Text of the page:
7. 7. The Nature of Leadership (cont’d)• Using Power – Legitimate request • Compliance by a subordinate with a manager’s request because the organization has given the manager the right to make the request. – Instrumental compliance • A subordinate complies with a manager’s request to get the rewards that the manager controls. – Coercion • Threatening to fire, punish, or reprimand subordinates if they do not do something. – Rational persuasion • Convincing subordinates that compliance is in their own best interest.Copyright © by Houghton Mifflin Company. All rights reserved. 17–7
  8. 8. The Nature of Leadership (cont’d)• Using Power (cont’d) – Personal identification • Using the referent power of a superior’s desired behaviors to shape the behavior of a subordinate. – Inspirational appeal • Influencing a subordinate’s behavior through an appeal to a set of higher ideals or values (e.g., loyalty). – Information distortion • Withholding or distorting information (which may create an unethical situation) to influence subordinates’ behavior. – Personal identification • Using the superior’s referent power over a subordinate to shape his behavior.Copyright © by Houghton Mifflin Company. All rights reserved. 17–8
  9. 9. The Search for Leadership Traits• Traits Approach to Leadership – Assumed that a basic set of personal traits that differentiated leaders from nonleaders could be used to identify leaders and as a tool for predicting who would become leaders. – The trait approach was unsuccessful in establishing empirical relationships between traits and persons regarded as leaders.Copyright © by Houghton Mifflin Company. All rights reserved. 17–9
  10. 10. Leadership Behaviors• Michigan Studies (Rensis Likert) – Identified two forms of leader behavior • Job-centered behavior—managers who pay close attention to subordinates’ work, explain work procedures, and are keenly interested in performance. • Employee-centered behavior—managers who focus on the development of cohesive work groups and employee satisfaction. • These two forms of leader behaviors were considered to be at opposite ends of the same continuum and similar to (respectively) Likert’s System 1 and System 4 of organizational design.Copyright © by Houghton Mifflin Company. All rights reserved. 17–10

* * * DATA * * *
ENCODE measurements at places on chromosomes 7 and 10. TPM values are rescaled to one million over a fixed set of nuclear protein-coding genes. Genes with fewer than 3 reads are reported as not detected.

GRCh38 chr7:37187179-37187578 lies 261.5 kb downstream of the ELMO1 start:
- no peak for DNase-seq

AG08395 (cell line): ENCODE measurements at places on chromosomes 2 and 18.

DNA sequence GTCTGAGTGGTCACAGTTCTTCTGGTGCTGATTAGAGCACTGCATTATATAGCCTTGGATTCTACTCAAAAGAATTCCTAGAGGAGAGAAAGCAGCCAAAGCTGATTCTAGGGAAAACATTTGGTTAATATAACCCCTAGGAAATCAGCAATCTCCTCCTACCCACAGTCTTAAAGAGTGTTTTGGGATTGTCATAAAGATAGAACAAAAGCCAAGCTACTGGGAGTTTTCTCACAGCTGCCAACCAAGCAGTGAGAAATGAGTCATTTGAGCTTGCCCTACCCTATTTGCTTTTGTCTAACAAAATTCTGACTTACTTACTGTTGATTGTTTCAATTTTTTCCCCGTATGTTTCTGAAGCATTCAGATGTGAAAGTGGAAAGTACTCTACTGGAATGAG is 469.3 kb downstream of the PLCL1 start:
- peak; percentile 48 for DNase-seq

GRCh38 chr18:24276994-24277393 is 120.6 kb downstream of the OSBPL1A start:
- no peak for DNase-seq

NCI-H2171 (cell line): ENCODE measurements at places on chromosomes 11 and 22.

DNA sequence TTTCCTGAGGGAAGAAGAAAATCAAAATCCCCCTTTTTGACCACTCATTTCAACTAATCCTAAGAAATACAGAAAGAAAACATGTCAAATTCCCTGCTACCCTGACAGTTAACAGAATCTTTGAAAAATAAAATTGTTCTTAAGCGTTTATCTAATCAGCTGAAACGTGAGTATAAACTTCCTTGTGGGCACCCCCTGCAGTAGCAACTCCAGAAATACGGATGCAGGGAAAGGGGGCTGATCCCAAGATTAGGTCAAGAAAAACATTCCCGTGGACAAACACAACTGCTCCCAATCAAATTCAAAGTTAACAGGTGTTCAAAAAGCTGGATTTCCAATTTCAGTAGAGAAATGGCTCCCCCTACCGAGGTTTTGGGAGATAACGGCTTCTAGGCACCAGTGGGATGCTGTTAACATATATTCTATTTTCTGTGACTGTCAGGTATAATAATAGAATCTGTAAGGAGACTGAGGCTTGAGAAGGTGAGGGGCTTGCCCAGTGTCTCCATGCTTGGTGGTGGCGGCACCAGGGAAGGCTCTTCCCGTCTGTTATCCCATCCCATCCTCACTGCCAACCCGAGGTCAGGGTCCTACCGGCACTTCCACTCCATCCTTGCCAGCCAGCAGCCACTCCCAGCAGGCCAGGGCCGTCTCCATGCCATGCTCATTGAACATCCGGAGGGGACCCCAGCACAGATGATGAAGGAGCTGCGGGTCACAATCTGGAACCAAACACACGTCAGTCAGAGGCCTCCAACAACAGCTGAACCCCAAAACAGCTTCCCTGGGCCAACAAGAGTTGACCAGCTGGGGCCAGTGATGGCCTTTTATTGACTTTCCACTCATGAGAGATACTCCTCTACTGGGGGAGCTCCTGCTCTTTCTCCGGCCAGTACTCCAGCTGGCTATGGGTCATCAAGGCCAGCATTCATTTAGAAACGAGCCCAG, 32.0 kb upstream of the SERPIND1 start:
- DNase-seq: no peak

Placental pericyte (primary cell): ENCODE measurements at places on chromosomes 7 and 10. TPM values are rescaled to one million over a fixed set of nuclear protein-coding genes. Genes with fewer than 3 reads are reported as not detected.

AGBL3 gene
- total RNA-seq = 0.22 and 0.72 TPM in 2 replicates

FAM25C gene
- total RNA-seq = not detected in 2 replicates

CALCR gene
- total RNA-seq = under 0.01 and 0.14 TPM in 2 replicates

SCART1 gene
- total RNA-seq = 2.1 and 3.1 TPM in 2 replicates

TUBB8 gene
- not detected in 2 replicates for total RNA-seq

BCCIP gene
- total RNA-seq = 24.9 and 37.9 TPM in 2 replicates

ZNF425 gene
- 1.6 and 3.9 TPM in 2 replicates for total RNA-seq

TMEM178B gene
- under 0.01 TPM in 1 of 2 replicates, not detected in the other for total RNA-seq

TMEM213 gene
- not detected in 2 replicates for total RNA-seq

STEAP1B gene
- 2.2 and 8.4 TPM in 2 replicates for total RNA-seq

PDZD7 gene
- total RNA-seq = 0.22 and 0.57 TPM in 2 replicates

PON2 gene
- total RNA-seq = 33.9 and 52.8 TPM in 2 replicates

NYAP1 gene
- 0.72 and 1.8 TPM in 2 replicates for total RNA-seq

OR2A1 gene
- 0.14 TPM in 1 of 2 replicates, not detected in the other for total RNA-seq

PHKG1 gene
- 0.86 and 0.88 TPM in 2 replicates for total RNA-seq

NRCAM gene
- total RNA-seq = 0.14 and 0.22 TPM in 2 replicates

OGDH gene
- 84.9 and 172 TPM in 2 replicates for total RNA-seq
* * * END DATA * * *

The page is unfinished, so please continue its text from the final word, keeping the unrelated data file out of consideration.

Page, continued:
11. 11. Leadership Behaviors (cont’d)• Ohio State Studies – The studies did not interpret leader behavior as being one- dimensional as did the Michigan State studies. – Identified two basic leadership styles that can be exhibited simultaneously: • Initiating-structure behavior—the leader clearly defines the leader-subordinate role expectations, formalizes communications, and sets the working agenda. • Consideration behavior—the leader shows concern for subordinates and attempts to establish a friendly and supportive climate.Copyright © by Houghton Mifflin Company. All rights reserved. 17–11
  12. 12. Leadership Behaviors (cont’d)• Ohio State Studies (cont’d) – Initial assumption of the research was that leaders who exhibit high levels of both behaviors would be most effective leaders. Subsequent research indicated that: • Employees of supervisors ranked highly on initiating structure were high performers, although they expressed low levels of satisfaction and had higher absenteeism. • Employees of supervisors ranked highly on consideration had low- performance ratings, but they had high levels of satisfaction and had less absenteeism. • Other situational variables were making consistent leader behavior predictions difficult. • There is no universal or “one best way” model of leadership.Copyright © by Houghton Mifflin Company. All rights reserved. 17–12